Civilians were terrible at carrying out these kinds of operations, because they were not as well trained, and not as plentiful, as our higher-ups would have us believe.
The military, who can more often complete efforts like this more effectively, are rarely called in because of political reasons.
That made me ask: Why would the military be better?
The answer I got was that people who joined the military in this era weren’t drafted—they volunteered. They believe.
In a construction battalion, there’s no feasibility study, no planning. You need a bridge, eight hours later you have your bridge. These guys know what to do, and they believe.
That got me thinking more.
Why don’t we have an international organization with authority, staffed with volunteers who believe, trained and ready to carry out aid efforts?
Seems to me you have to do just a few immediate things well:
You probably weren’t aware of it, but the United Nations was quite a different animal in its brief life between birth in 1945 to a significant but now largely forgotten event in late 1961. During that era, it had only two Secretary Generals, and hadn’t been neutered. The second Secretary General was a man I admire immensely, a Swede named Dag Hammarskjold (it’s pronounced “Hammer-hweld”, though some say “Hammer-schold”).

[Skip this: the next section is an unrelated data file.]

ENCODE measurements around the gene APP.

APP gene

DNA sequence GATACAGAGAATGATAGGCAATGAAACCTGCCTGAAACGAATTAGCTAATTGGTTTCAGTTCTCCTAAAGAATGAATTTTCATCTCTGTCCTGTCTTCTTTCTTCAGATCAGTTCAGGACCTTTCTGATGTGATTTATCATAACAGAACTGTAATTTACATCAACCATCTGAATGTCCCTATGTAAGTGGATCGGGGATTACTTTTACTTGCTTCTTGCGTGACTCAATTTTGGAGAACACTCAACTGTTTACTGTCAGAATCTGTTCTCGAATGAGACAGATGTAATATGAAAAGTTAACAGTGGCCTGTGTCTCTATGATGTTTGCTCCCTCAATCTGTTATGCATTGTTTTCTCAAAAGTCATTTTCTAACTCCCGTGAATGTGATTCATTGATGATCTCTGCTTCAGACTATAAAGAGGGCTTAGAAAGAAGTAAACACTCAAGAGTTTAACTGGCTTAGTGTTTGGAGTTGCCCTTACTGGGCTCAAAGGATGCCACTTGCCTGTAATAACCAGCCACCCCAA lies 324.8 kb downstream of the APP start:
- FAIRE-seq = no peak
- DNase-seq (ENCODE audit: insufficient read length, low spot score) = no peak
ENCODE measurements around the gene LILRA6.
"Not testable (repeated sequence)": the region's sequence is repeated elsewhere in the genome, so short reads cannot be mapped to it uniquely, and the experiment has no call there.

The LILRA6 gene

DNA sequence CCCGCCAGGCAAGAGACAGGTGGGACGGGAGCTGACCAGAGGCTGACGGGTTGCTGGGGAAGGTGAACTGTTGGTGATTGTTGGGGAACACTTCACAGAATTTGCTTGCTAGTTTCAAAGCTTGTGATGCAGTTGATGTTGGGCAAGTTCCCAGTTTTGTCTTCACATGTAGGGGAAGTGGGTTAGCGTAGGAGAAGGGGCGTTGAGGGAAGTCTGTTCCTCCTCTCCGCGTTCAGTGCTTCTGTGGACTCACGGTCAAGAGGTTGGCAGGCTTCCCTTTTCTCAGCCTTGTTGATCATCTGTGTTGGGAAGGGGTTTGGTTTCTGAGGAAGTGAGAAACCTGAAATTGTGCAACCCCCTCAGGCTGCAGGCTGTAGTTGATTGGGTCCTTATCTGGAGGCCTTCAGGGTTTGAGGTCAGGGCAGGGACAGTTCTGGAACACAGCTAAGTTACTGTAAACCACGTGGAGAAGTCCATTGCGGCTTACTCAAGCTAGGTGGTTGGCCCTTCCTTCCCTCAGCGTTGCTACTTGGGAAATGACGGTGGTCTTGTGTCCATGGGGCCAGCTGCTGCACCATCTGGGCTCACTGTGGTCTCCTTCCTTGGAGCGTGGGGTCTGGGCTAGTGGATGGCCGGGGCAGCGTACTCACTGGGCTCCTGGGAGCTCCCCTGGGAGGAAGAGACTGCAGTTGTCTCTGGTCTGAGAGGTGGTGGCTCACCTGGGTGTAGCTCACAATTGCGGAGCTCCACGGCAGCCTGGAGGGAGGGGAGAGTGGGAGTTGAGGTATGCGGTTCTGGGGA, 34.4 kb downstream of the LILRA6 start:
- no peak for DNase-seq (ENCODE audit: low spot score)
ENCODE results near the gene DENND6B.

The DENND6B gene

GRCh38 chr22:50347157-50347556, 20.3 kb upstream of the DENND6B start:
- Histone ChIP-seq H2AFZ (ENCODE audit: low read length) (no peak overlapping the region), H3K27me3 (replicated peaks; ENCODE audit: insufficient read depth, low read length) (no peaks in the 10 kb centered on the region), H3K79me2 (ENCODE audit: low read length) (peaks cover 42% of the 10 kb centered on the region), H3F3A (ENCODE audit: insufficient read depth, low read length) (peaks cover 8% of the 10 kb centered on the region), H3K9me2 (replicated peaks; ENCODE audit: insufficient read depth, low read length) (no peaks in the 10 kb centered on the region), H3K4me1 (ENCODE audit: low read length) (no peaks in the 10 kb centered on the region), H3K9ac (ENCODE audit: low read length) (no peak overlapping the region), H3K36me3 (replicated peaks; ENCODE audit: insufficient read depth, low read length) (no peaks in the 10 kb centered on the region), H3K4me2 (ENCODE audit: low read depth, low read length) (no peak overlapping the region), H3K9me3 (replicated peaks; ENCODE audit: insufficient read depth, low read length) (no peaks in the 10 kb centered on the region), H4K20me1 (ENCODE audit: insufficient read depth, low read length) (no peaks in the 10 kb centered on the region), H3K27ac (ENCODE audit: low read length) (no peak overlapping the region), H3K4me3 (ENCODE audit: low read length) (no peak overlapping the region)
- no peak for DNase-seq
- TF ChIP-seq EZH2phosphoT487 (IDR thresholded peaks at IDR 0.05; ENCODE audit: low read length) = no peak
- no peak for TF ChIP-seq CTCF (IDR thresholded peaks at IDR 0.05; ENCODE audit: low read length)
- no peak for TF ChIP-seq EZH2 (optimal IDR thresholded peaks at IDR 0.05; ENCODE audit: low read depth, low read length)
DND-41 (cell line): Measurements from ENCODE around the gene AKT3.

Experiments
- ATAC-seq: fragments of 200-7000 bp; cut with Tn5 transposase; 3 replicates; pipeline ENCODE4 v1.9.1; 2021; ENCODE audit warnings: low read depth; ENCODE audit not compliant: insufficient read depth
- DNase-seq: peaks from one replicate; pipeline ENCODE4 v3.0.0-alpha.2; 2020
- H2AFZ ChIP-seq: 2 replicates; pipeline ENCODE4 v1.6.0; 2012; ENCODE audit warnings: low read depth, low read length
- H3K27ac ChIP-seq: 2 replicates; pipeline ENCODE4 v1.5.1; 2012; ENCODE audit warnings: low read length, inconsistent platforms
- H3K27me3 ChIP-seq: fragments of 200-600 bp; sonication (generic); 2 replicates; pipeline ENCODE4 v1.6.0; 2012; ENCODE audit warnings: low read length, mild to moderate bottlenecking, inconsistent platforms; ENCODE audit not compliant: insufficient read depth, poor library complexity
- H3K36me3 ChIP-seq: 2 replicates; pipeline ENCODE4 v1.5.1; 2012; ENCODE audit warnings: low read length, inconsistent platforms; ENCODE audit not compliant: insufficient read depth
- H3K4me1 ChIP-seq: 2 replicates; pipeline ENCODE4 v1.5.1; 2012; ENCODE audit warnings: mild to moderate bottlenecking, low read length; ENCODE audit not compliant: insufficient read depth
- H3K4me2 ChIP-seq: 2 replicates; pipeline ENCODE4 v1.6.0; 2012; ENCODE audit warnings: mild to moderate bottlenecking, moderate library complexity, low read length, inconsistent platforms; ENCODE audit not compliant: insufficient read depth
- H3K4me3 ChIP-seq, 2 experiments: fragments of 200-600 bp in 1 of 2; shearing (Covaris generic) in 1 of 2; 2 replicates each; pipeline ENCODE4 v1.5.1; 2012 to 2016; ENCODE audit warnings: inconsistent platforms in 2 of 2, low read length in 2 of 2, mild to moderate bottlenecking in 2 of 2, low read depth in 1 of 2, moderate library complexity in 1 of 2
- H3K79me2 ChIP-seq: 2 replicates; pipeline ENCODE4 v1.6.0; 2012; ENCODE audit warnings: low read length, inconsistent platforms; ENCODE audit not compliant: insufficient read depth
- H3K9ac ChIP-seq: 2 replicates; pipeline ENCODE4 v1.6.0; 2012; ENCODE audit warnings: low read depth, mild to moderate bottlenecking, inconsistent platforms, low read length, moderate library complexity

I’ll add a little spice now by telling you he’s the only Secretary General so far to have died in office, and the only person to have received a posthumous Nobel Peace Prize. He was a sort of geopolitical genius, and an unexpected recipient of the job in 1953. And he ran the organization in a completely different manner than the soft-spoken, invisible way we’re used to experiencing today. He stuck his nose into things, got involved, and used the United Nations as a problem-solving tool rather than a hushed forum for international trash-talk. In essence, he treated the UN as if it was the over-arching international problem solving body that it had been intended to be.
In 1961, after finding out about fighting between non-combatant UN forces and African locals in a border dispute and heading to negotiate a ceasefire, Hammarskjold’s plane was downed in Zamiba under circumstances that are still under discussion. Certainly assassination is a possibility. President Kennedy said of Hammarskjold after the crash, “I realize now that in comparison to him, I am a small man. He was the greatest statesman of our century.”
Since then the UN has become a much more quiet and weaker organization, far less effective in world affairs.
Imagine a United Nations following the Dag Hammarskjold philosophy: don’t back down, find out what’s really going on, bring people to the table who believe. Imagine the UN as a truly independent, responsible and adult organization brimming with people who share core beliefs about competency, service and spirit… …How much help do you think that would bring to the world?